The Movado Polyplan|
It was long, slim, and curved to fit the wrist - as unlike a pocketwatch as it could be. That was, if fact, the point. The Movado Polyplan, patented in 1912, when the wristwatch was still in swaddling clothes, was a toast to the fresh design possibilities the wristwatch presented. It was a show-offy shout of "Vive la difference!" to a world that had for centuries believed that watches should be round, flat, and for most of the time at least, out of sight.
The Polyplan wasn't just a fashion statement, but, far more famously, a technical triumph. Inside its elongated, sharply curved case was a curved movement - or a bent one, to be more precise. The two ends of the main plate were angled downwards at 25 degrees so that they followed the shape of the case - an attenuated rectangle, oval or tonneau - and enabled more efficient use of the space inside. The movement's balance could therefore be bigger, and the watch more accurate, than it would have been if it had a straight-line movement. (The name "Polyplan" comes from the movement's being built on three planes - the prefix "poly" meaning "more than one.")
Watch companies have had a powerful urge to curve ever since. The Gruen Curvex of the 1930s was the most famous example but there have been hundreds of others. This year's watch fair in Basel, Switzerland, the world's most important showcase for new watch models, brought out a huge crop of curved beauties, the largest in years, all owing something to their wrist-hugging predecessor.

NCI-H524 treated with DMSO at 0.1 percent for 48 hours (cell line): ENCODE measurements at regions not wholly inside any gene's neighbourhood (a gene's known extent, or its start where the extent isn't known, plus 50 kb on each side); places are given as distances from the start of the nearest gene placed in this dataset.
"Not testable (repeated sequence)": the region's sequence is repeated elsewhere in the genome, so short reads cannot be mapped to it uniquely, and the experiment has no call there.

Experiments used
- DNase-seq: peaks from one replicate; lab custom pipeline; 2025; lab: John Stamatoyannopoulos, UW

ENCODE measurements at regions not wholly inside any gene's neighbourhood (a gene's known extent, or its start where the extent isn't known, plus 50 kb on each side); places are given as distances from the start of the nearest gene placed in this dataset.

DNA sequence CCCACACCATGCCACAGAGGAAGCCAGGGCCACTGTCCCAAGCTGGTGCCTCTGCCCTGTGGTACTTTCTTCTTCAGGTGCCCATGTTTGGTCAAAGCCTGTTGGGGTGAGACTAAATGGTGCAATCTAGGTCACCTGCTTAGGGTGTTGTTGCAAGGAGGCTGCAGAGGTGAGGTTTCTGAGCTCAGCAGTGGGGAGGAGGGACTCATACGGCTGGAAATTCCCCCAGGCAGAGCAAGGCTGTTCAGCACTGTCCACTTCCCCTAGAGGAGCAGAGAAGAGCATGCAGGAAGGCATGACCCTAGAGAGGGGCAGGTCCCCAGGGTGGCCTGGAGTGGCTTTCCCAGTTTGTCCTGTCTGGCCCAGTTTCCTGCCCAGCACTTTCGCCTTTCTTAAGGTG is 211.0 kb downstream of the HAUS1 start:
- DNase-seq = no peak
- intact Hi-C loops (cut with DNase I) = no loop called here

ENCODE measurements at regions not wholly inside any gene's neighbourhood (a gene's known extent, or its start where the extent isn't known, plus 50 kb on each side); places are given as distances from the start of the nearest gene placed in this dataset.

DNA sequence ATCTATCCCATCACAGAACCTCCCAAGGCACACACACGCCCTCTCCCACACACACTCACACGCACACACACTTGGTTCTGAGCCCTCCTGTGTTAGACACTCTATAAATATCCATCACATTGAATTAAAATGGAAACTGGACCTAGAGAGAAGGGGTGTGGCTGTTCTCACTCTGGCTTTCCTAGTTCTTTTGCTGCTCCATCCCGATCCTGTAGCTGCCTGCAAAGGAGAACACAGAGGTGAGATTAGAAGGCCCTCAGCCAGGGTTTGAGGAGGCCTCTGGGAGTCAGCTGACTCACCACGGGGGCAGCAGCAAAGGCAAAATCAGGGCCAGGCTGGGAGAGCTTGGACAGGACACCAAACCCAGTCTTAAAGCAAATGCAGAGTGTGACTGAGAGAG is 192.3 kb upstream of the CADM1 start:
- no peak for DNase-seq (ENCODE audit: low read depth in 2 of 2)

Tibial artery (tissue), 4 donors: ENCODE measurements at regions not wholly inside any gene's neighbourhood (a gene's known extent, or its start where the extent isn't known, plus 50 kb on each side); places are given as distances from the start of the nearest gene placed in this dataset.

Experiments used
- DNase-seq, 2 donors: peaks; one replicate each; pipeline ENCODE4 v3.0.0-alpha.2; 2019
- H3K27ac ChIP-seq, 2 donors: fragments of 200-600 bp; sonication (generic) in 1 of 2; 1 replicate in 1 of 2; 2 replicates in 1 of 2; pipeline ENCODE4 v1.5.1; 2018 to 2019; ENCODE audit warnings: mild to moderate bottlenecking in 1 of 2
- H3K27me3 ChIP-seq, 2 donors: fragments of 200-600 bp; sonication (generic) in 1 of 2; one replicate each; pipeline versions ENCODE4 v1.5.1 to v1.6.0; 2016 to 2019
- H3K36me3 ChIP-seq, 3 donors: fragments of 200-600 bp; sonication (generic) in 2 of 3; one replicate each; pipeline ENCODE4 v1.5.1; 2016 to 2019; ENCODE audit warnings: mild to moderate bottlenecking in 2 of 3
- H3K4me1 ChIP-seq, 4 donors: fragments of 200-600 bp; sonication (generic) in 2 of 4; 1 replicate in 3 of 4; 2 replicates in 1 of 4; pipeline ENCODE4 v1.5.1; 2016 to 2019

How did it get there? The story begins in the early '60s when NASA needed to find a chronograph watch accurate and durable enough for astronauts to wear in space. Until then, astronauts had been allowed to wear whatever watches they wanted. But now that NASA was planning space walks and, ultimately, moon walks, astronauts needed a chronograph they could count on to time their out-of-spaceship exploits. It would have to be able to withstand any extra-terrestrial eventuality - lethal temperatures (the surface of the moon ranges from minus 160 degrees to plus 120 degrees Celsius), abrupt changes of pressure and bone-rattling vibrations.
Agency officials bought chronographs from several watch brands and submitted them to strenuous endurance tests - the most tortuous any watch had ever undergone. Watch hands twisted in agony. Watch crystals warped. But not those of the Speedmaster. Only it survived.
That's why, when the Eagle landed on the Sea of Tranquility on July 20, 1969, the Speedmaster landed with it. Buzz Aldrin wore his as he stepped onto the lunar surface 15 minutes after Neil Armstrong's "giant leap for mankind."
But wait. Didn't Armstrong have a Speedmaster, too? And didn't he wear it when he made that famous first step?
He did and he would have if not for a technical glitch. After the lunar module landed, Aldrin noticed that its clock had stopped. Armstrong left his Speedmaster onboard as a back-up because it, or course, hadn't